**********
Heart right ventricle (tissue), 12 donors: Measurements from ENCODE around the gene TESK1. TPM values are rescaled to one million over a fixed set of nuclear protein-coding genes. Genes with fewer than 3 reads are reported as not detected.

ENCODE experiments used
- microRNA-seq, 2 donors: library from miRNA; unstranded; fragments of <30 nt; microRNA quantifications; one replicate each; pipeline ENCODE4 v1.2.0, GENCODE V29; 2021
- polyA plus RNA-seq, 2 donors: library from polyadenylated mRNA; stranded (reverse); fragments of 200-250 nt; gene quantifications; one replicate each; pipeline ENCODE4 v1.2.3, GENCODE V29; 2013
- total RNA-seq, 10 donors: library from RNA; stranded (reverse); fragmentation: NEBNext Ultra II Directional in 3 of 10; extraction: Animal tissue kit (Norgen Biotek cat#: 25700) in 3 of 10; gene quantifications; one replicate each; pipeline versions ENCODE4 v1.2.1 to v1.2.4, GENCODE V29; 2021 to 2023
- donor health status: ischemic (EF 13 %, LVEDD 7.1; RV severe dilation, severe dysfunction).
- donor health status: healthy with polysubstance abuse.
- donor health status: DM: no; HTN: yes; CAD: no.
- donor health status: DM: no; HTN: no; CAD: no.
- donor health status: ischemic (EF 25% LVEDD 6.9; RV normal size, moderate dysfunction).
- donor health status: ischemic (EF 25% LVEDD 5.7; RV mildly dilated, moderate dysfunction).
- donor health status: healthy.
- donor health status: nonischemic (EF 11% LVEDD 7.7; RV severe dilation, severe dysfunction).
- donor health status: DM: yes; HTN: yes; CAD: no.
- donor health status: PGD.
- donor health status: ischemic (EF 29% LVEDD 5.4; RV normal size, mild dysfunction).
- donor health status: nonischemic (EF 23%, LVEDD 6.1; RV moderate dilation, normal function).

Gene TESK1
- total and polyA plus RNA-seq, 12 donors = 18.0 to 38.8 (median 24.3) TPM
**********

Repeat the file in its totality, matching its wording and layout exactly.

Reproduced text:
Heart right ventricle (tissue), 12 donors: Measurements from ENCODE around the gene TESK1. TPM values are rescaled to one million over a fixed set of nuclear protein-coding genes. Genes with fewer than 3 reads are reported as not detected.

ENCODE experiments used
- microRNA-seq, 2 donors: library from miRNA; unstranded; fragments of <30 nt; microRNA quantifications; one replicate each; pipeline ENCODE4 v1.2.0, GENCODE V29; 2021
- polyA plus RNA-seq, 2 donors: library from polyadenylated mRNA; stranded (reverse); fragments of 200-250 nt; gene quantifications; one replicate each; pipeline ENCODE4 v1.2.3, GENCODE V29; 2013
- total RNA-seq, 10 donors: library from RNA; stranded (reverse); fragmentation: NEBNext Ultra II Directional in 3 of 10; extraction: Animal tissue kit (Norgen Biotek cat#: 25700) in 3 of 10; gene quantifications; one replicate each; pipeline versions ENCODE4 v1.2.1 to v1.2.4, GENCODE V29; 2021 to 2023
- donor health status: ischemic (EF 13 %, LVEDD 7.1; RV severe dilation, severe dysfunction).
- donor health status: healthy with polysubstance abuse.
- donor health status: DM: no; HTN: yes; CAD: no.
- donor health status: DM: no; HTN: no; CAD: no.
- donor health status: ischemic (EF 25% LVEDD 6.9; RV normal size, moderate dysfunction).
- donor health status: ischemic (EF 25% LVEDD 5.7; RV mildly dilated, moderate dysfunction).
- donor health status: healthy.
- donor health status: nonischemic (EF 11% LVEDD 7.7; RV severe dilation, severe dysfunction).
- donor health status: DM: yes; HTN: yes; CAD: no.
- donor health status: PGD.
- donor health status: ischemic (EF 29% LVEDD 5.4; RV normal size, mild dysfunction).
- donor health status: nonischemic (EF 23%, LVEDD 6.1; RV moderate dilation, normal function).

Gene TESK1
- total and polyA plus RNA-seq, 12 donors = 18.0 to 38.8 (median 24.3) TPM